Comparing Linear and Nonlinear Methods for More Reliable Predictive Uncertainty Quantification and Optimal Design of Experiments

Monday, 15 December 2014: 9:30 AM
Thomas Wöhling1, Andreas Geiges1, Moritz Gosses1 and Wolfgang Nowak2, (1)University of Tübingen, Tübingen, Germany, (2)University of Stuttgart, Stuttgart, Germany
Data acquisition in complex environmental systems is typically expensive. Therefore, experimental designs should be optimized such that most can be learned about the system at least costs. In the past, optimal design (OD) analyses were mainly restricted to linear or linearized problems and methods. Nonlinear OD methods offer more efficient data collection strategies, because they can better handle the non-linearity exhibited by most coupled environmental systems. However, the much higher computational demand restricts their applicability to models with comparatively low run-times. Our goal is to compare the trade-off between computational efficiency and the obtainable design quality between linear and nonlinear OD methods.

In our study, a steady-state model for a section of the river Steinlach (South Germany) was set up and calibrated to measured groundwater head data and on estimated groundwater exchange fluxes. The model involves a Pilot Point parameterization scheme for hydraulic conductivity and six zones with uncertain river bed conductivities.

In the linear OD approach, the initial predictive uncertainty of groundwater exchange fluxes and mean travel times are estimated using the PREDUNC utility (Moore and Doherty 2005) of PEST. The parameter calibration was performed with a non-linear global search. A discrete global search method and PREDUNC was then utilized to identify augmented monitoring strategies (additional n measurement locations and data types) that reduce the predictive uncertainty the most.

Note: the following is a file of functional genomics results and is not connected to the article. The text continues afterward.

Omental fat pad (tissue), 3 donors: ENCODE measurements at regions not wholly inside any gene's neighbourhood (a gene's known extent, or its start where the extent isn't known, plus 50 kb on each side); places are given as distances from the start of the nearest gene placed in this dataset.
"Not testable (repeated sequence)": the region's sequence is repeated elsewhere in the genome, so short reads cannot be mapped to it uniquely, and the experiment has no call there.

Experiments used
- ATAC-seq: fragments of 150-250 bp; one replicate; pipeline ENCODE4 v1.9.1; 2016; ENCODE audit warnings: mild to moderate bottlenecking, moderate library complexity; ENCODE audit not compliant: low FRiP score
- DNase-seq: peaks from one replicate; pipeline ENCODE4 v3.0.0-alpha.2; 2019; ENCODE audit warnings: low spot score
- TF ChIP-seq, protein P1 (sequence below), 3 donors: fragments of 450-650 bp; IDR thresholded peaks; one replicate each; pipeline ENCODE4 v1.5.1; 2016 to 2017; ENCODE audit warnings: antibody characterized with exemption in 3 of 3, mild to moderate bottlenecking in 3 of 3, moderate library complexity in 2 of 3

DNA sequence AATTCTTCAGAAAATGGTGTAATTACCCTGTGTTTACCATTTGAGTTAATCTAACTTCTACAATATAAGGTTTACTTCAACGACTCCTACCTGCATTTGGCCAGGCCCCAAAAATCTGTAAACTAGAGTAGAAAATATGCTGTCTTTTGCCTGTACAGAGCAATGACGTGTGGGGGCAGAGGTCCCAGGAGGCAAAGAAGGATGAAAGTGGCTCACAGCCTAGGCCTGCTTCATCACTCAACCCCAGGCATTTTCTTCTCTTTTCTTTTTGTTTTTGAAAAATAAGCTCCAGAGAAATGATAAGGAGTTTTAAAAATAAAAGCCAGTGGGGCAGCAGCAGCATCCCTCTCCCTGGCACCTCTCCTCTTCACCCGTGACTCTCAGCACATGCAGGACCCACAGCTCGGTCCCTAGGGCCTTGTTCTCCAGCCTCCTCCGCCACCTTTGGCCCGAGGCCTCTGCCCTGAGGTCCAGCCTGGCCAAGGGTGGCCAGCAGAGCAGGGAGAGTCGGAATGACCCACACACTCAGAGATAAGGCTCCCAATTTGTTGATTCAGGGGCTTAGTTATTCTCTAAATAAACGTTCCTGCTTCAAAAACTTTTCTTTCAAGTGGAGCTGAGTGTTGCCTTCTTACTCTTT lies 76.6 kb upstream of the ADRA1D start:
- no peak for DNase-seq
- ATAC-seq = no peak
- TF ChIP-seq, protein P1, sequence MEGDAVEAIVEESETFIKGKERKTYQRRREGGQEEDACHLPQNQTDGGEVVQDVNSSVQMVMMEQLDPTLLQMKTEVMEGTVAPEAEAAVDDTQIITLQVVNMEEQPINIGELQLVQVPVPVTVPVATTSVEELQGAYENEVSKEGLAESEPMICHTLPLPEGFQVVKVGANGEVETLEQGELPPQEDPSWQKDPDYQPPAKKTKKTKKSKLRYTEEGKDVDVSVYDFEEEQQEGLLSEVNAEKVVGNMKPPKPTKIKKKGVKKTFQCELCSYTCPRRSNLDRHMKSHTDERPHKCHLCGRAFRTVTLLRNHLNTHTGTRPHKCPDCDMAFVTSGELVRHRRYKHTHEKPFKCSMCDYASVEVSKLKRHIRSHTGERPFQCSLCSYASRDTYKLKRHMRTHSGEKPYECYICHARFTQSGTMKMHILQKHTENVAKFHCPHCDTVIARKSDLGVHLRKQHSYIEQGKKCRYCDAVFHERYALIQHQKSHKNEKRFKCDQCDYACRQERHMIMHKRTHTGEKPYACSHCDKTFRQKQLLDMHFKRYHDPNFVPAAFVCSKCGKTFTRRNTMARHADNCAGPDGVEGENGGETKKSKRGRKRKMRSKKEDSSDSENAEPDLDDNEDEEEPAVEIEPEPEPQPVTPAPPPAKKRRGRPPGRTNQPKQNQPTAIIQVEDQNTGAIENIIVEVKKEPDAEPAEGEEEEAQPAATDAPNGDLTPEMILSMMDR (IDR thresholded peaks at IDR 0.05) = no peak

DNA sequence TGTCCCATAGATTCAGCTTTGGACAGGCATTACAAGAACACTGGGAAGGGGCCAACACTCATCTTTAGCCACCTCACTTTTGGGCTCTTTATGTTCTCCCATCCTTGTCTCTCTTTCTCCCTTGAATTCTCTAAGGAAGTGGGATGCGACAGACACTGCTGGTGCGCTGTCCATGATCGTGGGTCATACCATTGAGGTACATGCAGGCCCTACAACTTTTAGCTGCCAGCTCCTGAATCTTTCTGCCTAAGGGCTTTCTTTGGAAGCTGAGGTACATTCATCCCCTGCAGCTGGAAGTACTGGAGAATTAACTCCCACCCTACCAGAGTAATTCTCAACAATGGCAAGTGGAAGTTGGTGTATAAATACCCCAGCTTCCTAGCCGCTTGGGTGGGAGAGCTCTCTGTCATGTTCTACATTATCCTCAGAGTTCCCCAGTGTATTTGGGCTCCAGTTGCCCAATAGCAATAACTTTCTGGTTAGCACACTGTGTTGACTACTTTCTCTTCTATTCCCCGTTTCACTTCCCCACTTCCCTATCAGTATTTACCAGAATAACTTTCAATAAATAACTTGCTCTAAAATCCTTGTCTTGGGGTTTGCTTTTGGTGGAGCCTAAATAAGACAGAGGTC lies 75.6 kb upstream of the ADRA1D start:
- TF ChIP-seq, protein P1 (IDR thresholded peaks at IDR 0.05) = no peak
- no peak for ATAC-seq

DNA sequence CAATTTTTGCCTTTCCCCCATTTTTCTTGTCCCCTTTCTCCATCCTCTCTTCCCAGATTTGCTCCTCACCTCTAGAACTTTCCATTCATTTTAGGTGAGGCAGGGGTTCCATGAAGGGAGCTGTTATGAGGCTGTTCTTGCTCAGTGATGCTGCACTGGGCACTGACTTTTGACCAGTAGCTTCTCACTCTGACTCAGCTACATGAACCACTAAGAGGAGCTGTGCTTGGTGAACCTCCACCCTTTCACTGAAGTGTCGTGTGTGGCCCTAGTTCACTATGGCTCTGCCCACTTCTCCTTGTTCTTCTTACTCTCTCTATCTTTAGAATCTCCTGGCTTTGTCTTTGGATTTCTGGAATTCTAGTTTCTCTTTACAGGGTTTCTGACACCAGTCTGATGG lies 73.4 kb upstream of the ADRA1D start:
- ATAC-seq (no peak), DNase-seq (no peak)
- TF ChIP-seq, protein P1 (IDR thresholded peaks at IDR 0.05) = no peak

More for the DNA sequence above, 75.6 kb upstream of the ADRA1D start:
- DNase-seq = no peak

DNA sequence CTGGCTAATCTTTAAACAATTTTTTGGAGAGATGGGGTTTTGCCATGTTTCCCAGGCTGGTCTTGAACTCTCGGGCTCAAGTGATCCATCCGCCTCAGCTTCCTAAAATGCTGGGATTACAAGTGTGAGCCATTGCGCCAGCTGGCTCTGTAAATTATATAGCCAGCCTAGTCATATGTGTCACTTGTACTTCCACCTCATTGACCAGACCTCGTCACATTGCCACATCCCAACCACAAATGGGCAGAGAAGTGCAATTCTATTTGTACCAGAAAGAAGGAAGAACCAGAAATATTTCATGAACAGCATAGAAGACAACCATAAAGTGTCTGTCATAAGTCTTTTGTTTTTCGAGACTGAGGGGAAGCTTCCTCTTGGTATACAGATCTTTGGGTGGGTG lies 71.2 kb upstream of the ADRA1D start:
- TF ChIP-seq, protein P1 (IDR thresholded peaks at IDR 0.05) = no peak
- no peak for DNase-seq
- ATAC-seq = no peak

For the nonlinear assessment, a conditional ensemble obtained with Markov-chain Monte Carlo represents the initial state of uncertainty and is used as input to a nonlinear OD framework called PreDIA (Leube et al. 2012). PreDIA can consider any kind of uncertainties and non-linear (statistical) dependencies in data, models, parameters and system drivers during the OD process.

The linear and non-linear approaches are compared thoroughly during each step of the model-based OD process. We investigate differences in initial uncertainty levels, estimated relative uncertainty levels and optimized designs. For our case study, we further assess at which step the linear approach starts deviating strongly from the non-linear method, from which point on the further linear analysis becomes unrealistic.